January 17, 2016 by Paula Reed Nancarrow
Reading and writing are the only spiritual disciplines I maintain with any consistency.
I suppose that for some this is defining “spiritual discipline” rather loosely. But my intuition says to start with what I have. Two weeks ago, I indicated my intention to give a theme to my blog for the year. A theme to help me treat my blog posts as modules in a self-directed curriculum. To explore facets of enlightenment around a particular topic.
It’s nice to know that in 2014, my blog page views could have filled the Sydney Opera House six times, and in 2015, they could have filled the Sydney Opera House eleven times. (Thank you, WordPress Annual Report.) But a performance at the Sydney Opera House lasts a good deal longer than one of my page views. And I’d like what I gain from my writing to have a little more endurance as well.
I largely agree with Jane Freeman’s argument against blogging a book.
I know that blog writing is not the same as book writing; that blog posts are supposed to be short to conform to the attention span of online readers. Even if Google has modified its algorithm to allow its search results to show you where longer, more in-depth content can be found, that doesn’t mean that people look to blogs for such content.
But it seems to me that blogging is an ideal format for examining a complex subject over a period of time. Particularly for writers who might be too anxious or intimidated to do so otherwise – as long as you do so while allowing your perspective on that subject to evolve. What you have at the end won’t be a book most of the time, but it is at least a framework for deeper reflection.
The story that gives Anne Lamott’s Bird by Bird its title is by now well known among writers.
Thirty years ago my older brother, who was ten years old at the time, was trying to get a report written on birds that he’d had three months to write, which was due the next day. We were out at our family cabin in Bolinas, and he was at the kitchen table close to tears, surrounded by binder paper and pencils and unopened books about birds, immobilized by the hugeness of the task ahead. Then my father sat down beside him put his arm around my brother’s shoulder, and said, “Bird by bird, buddy. Just take it bird by bird.”
Or in my case, blog post by blog post.
What my soul needs to explore this year is the art of contentment.
As I approach the end of my sixth decade, while watching my parents navigate their ninth, I am of necessity doing a lot of thinking about what makes a person feel that their life has had meaning, coherence and integrity, even in the face of loss. Especially in the face of loss. This seems to me more important to my own sense of fulfillment, to having lived a worthwhile life, than checking things off a bucket list.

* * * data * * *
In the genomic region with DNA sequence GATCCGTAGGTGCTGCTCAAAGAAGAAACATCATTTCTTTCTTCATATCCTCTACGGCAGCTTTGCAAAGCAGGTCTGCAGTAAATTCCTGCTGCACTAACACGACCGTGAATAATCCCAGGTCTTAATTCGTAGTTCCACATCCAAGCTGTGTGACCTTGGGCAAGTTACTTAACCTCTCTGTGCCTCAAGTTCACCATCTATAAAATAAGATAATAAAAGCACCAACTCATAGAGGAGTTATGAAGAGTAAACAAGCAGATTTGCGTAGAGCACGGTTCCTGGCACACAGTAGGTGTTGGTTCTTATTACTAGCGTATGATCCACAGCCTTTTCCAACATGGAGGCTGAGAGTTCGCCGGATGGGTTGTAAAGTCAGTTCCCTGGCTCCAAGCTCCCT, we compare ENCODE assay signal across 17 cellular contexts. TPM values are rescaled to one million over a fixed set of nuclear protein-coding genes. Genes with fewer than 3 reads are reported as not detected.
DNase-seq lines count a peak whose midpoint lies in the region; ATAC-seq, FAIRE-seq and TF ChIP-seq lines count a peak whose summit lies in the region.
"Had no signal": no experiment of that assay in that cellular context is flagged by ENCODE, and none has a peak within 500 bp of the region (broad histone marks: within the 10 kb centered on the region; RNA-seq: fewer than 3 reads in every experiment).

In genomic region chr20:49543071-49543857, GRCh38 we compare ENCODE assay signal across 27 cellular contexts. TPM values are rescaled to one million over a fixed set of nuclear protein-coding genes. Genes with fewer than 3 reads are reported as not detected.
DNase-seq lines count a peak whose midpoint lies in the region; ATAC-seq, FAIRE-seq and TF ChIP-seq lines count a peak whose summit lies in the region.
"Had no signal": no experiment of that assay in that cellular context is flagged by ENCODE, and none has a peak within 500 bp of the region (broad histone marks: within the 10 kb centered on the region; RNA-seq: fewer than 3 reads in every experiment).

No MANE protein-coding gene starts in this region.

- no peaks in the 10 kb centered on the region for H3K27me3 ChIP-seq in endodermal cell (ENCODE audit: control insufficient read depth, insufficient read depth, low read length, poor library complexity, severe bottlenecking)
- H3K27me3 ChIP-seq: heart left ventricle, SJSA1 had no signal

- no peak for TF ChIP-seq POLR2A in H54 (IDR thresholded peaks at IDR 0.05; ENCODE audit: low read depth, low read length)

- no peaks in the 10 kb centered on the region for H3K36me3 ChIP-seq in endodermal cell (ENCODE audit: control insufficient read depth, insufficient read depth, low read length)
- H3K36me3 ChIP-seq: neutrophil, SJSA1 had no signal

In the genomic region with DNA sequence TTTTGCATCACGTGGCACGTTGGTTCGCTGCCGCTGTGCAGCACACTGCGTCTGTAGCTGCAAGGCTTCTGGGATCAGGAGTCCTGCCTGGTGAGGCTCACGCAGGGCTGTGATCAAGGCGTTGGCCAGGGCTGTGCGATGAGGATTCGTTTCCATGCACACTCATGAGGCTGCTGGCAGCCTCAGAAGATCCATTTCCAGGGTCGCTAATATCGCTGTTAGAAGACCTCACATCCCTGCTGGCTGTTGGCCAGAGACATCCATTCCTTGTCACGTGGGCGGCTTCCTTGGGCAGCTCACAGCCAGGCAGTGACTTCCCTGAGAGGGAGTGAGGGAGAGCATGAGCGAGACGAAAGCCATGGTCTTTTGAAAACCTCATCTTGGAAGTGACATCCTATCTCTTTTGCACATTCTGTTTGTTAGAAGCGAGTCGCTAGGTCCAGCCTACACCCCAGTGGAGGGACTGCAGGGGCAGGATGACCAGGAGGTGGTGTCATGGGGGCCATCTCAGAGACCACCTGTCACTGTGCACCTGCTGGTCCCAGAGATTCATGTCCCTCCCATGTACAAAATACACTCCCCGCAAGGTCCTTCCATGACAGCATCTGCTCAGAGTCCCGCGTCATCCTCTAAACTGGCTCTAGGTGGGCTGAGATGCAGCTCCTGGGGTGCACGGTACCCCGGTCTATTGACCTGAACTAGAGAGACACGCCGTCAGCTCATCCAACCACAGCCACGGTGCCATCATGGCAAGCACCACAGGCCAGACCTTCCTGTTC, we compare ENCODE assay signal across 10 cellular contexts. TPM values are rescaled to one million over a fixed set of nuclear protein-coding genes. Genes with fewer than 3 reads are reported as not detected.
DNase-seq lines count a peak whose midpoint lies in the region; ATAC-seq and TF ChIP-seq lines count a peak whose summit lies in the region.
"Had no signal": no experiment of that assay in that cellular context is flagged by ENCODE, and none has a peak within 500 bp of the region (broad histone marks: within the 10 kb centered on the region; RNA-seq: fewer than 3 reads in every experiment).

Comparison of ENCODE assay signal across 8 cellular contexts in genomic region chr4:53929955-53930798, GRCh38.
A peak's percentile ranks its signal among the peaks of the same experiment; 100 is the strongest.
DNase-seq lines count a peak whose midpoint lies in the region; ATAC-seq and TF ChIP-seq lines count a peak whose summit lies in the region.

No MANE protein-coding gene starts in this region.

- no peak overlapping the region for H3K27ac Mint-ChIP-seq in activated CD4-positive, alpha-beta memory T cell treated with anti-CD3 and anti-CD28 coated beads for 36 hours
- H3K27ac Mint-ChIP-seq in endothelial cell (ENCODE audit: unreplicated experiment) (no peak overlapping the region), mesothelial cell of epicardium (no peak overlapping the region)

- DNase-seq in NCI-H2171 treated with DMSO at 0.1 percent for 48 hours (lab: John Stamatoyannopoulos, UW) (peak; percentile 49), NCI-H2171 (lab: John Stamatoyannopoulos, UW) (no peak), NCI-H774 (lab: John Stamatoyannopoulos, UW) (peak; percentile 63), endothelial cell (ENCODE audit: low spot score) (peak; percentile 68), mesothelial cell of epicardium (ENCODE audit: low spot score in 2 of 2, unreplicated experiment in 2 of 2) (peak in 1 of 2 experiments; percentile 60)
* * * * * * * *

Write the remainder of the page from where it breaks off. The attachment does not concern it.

I will, as I said in my earlier post, feel free to depart from this theme on occasion. I’m certainly not going to make my memoir and storytelling pieces into homilies about contentment. (You’re welcome.) Even if I wanted to do so, that would be difficult.
Contentment is not something I’ve been particularly good at.
In fact, discontent has caused some serious problems in my life, and some very uncomfortable emotional states: envy, resentment, jealousy, bitterness. So please don’t expect distillations of wisdom from my many years of experience in the art. At the same time, the difficulty I’ve had with contentment should assure you that you are not in for a shallow or superficial treatment of the subject.
This is not to say I have not been content. Most of these experiences have come to me unbidden; they are fleeting and precious. And to some extent that is how it should be. To some extent, I am sure, contentment is a state of grace.
I would like, however, to learn how to cultivate contentment.
At work. At home. In my creative life. In my relationships with family and friends. To know how to balance competing goods or choose the lesser of two evils, and then be at peace with the decision. To know the difference between contentment and complacency.
It seems like a worthwhile endeavor, then, to spend a year investigating the nuances of contentment. How we define it – always the first paragraph of any school essay. Whether that definition changes over time, at different stages of our lives. Whether there are different types of contentment – a taxonomy, so to speak.
Do men and women experience contentment differently? Do different cultures? Is the 1% happier than the rest of us? Oh, I have questions, questions! What does it mean to be content with your job, with your parenting, with your health? How many possessions do you need to feel secure? How much does a person need to accomplish in a day? A year? A lifetime?
Along the way I hope to find examples that model how this contentment thing is done.
To know who tends to be content in the world, what contents them, and where that contentment resides. To know when it is easy to feel content, and when it is hard, and how to bridge that gap. To experience a sense of trust in who you are and what you’ve been given. To take that affirmation to heart: I have enough. I have done enough. I am enough.
Do such questions interest you, too?
Enough already, then. Let’s begin. Today.